Awareness and understanding of GBVR vouchers and services
Qualitative findings demonstrated a low of awareness of the GBVR voucher and lack of understanding of the benefit package offered. In particular, providers and health managers exhibited a poor understanding of what the benefit package entailed. There were also conflicting statements on the procedures to be followed while providing medical treatment to survivors. For example, some providers stated that the law requires clients to report to the police first and obtain the police medical examination report (also known as the “P3” form) in order to get treatment. There also appears to be lack of clarity on who is mandated to fill in the P3 form. This led to calls for additional training and clarification on procedures to follow in offering GBVR services.
"They need to include other things – for example, train on counseling on how to handle rape care, which has been challenging. Also, train on the P3 forms [post-rape forms], which are not well known….also train on long-term family planning methods and more nurses should be trained on emergency contraception because they are few (IDI, service provider)."
In addition, many participants commented that the GBVR services voucher is little known by beneficiary communities and those with some level of knowledge lacked adequate information on the service package and where the accredited facilities were located. In particular, the majority of women (both those who had used other vouchers and those who had not) indicated that they did not know the GBVR services sites or they had difficulties accessing the accredited facilities. A participant, for instance, noted:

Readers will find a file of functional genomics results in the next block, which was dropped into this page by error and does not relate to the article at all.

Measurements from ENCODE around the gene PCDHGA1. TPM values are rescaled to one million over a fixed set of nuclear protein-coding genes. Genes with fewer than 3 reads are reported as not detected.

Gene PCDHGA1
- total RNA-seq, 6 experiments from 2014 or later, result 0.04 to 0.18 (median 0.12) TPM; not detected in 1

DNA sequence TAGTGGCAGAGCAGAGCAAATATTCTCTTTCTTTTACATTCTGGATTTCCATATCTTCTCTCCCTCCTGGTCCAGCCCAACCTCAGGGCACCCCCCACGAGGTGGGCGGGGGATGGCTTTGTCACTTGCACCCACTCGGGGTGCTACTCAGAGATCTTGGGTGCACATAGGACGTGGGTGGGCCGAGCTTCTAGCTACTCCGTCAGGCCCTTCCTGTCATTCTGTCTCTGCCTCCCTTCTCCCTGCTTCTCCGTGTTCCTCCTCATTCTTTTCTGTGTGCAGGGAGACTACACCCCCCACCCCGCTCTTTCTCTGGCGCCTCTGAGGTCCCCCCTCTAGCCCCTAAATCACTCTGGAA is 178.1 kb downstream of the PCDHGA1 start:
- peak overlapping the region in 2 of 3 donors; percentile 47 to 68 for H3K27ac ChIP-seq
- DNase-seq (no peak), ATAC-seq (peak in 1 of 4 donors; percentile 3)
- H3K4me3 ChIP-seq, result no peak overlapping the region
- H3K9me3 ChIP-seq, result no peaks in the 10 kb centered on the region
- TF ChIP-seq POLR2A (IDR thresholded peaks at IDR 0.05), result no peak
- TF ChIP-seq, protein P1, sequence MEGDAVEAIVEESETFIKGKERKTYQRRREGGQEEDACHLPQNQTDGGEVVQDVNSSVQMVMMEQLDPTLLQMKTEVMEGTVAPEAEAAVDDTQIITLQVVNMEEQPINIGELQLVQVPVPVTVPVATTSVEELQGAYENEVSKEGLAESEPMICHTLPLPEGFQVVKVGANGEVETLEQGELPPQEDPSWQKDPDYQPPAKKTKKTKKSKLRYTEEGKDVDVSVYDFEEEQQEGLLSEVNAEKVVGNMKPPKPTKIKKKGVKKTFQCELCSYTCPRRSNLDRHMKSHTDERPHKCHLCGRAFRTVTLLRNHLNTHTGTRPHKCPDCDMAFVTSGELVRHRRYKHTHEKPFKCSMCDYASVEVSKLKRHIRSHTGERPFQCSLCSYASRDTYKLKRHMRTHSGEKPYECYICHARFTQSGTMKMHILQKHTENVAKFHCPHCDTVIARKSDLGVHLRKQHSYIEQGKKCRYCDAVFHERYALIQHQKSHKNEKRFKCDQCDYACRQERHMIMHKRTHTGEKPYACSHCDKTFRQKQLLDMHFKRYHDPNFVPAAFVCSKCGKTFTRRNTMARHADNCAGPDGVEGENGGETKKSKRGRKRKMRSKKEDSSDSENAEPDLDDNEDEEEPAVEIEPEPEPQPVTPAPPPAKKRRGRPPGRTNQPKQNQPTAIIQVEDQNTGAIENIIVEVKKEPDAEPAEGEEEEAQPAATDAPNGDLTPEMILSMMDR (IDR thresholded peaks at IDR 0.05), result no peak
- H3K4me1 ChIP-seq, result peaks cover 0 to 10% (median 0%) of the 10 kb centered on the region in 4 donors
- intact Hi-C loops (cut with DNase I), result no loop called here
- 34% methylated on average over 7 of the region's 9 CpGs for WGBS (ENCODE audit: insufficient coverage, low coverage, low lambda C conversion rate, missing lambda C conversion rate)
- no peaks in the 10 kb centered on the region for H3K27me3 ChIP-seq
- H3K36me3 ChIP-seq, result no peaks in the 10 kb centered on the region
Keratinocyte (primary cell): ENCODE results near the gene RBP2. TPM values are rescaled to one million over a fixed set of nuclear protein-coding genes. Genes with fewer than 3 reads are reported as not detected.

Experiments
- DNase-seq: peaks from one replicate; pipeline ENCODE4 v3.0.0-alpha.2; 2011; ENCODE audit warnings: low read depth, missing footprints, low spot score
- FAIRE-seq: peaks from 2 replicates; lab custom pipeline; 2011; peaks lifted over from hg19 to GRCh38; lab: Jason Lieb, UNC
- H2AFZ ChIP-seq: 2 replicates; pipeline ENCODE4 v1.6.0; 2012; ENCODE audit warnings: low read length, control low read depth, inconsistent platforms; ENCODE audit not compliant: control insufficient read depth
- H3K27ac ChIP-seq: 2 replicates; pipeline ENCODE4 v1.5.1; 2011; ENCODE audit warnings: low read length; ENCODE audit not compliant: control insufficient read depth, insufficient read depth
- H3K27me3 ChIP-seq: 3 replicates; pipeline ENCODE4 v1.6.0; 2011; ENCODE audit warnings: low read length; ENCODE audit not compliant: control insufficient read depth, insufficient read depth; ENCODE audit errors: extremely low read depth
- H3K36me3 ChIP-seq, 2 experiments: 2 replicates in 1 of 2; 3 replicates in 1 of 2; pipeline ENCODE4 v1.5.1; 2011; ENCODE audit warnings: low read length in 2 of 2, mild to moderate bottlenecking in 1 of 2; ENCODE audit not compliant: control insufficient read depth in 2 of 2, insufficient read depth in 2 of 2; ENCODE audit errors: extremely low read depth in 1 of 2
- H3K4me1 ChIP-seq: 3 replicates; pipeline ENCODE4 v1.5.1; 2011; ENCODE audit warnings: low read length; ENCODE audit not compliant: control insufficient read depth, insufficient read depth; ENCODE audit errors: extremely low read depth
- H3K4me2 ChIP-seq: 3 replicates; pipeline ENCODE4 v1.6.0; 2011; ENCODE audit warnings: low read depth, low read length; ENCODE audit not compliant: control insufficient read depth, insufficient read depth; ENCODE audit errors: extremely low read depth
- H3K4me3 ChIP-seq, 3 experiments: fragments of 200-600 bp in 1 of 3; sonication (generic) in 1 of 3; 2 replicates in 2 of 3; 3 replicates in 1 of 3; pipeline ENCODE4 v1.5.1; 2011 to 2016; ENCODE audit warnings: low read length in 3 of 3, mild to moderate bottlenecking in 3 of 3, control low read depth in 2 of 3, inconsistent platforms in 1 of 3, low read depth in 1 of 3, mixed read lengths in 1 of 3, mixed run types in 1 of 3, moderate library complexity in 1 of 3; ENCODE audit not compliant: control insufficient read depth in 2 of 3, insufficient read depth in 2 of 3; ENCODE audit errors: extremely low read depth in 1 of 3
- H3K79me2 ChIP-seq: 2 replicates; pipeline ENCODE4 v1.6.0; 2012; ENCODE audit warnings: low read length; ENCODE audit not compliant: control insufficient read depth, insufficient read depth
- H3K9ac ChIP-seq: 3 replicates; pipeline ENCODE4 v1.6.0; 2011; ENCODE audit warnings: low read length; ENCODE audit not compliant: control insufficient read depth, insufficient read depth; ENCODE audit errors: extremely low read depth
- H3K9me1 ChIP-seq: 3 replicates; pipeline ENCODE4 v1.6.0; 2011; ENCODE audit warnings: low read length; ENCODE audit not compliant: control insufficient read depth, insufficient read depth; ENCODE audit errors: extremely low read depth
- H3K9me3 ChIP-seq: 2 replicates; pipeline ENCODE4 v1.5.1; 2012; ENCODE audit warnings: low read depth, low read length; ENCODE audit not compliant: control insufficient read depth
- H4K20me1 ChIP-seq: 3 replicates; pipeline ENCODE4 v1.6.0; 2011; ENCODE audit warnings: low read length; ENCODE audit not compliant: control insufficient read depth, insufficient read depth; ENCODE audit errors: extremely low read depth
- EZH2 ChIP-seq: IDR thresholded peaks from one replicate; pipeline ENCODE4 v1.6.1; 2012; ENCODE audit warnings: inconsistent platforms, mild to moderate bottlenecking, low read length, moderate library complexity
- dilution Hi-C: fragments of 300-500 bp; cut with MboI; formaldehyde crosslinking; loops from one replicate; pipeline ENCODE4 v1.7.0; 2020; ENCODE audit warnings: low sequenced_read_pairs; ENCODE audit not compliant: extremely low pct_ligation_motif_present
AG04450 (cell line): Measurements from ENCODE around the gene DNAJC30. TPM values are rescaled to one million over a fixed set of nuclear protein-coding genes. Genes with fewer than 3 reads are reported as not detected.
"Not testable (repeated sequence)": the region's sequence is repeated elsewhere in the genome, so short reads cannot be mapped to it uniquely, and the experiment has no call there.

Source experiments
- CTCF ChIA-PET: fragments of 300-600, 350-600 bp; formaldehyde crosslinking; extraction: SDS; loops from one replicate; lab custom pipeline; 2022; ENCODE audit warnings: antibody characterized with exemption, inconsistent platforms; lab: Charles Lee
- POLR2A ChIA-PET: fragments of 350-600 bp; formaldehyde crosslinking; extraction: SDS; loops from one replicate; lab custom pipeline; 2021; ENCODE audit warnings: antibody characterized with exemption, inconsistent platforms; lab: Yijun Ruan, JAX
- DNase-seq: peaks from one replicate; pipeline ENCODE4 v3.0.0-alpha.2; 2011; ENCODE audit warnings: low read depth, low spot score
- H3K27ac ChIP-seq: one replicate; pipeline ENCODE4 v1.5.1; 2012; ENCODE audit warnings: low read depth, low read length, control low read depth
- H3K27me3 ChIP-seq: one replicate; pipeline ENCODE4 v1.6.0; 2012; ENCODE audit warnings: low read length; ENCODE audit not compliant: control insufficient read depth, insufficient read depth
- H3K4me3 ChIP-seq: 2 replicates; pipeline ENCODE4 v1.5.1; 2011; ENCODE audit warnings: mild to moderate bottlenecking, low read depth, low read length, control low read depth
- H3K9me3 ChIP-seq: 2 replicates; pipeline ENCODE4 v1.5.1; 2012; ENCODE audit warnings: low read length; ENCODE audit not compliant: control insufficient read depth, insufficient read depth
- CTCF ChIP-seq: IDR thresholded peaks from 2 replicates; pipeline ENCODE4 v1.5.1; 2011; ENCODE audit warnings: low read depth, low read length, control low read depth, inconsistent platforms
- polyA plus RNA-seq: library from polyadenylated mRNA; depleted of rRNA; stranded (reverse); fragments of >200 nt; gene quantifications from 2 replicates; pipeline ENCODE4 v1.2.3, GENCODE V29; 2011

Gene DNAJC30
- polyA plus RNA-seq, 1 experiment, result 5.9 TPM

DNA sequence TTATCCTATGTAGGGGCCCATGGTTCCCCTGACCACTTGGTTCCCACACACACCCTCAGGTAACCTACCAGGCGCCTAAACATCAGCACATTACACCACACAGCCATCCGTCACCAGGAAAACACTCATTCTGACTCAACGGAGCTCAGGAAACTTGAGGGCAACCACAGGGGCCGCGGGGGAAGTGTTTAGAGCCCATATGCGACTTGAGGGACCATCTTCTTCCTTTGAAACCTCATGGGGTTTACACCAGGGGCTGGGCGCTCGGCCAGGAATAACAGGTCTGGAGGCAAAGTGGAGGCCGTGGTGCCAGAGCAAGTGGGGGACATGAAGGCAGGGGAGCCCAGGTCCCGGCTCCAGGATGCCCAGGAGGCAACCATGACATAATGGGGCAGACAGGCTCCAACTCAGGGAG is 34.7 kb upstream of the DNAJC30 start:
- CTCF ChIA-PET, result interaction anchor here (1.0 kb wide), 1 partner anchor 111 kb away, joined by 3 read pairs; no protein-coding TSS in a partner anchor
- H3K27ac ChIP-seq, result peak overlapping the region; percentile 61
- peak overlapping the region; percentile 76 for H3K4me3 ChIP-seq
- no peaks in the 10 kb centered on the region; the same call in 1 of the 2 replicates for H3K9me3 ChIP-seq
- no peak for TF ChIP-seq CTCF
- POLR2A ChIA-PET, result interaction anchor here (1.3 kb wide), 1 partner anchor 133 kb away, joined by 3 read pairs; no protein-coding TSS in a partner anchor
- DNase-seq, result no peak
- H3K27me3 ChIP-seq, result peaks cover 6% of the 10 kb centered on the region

"I know of the safe motherhood and family planning vouchers. This one you are asking I have never heard about it (FGD, voucher user)."
"We have not been given information adequately by the voucher distributors; they should put more effort so that the vouchers are brought near. Some do not know about the vouchers; they are not enlightened. Educate people because many have not heard about the GBV voucher you are asking [us about]. Educate them in the barazas [weekly meetings held by chiefs and assistant chiefs] at the chief’s place by bringing educators (FGD, voucher user)."
Stigma and access barriers
Although providers acknowledged that the GBVR services voucher has expanded access to services among some segments of the poor, it was widely believed by many community members that GBV is a minor offence or “family matter” that can be easily dealt with. Many families withhold information on sexual GBV-related cases with the intent to protect the family name. Similar views were held by government officers, VMA managers and members of the community who observed that deeply-rooted stigma hampers access to GBVR services.
"… When we talk about gender-based violence in our area, people still don’t understand it very [well], and people relate it to the family. What if I go tell my husband about it? What will happen to my marriage? How will the people in the community perceive me? What about my family members, how will they perceive me? That is why you see the uptake is low. People are trying to safeguard their families, no matter how bad things are [perceived in the community] (IDI, service provider)."
"I think it (GBV) is much stigmatized. If we can de-stigmatize that system then it would be better. People will access it. Most of these rape cases or violence occurs at home. It’s by people who know you within the families, so when it is taking place within the family, these are the same people who are supposed to take you to hospital. Do you want to expose that your father has raped you or your brother or your cousin? So most of them take place within the family. Even if it is known, it is discussed within the family and that matter is closed (IDI, District Officer)."
"The gender violence voucher is a bit tricky because not many mothers will come in and say I was raped because of the stigma (IDI, VMA Manager)."
"I think also…there is fear to go to health facility. Fear of being known that she had been raped or something like that, so she keeps it to herself and can’t tell anybody. So you find these cases are not reported and they can’t get the cards for subsequent services (FGD, voucher user)."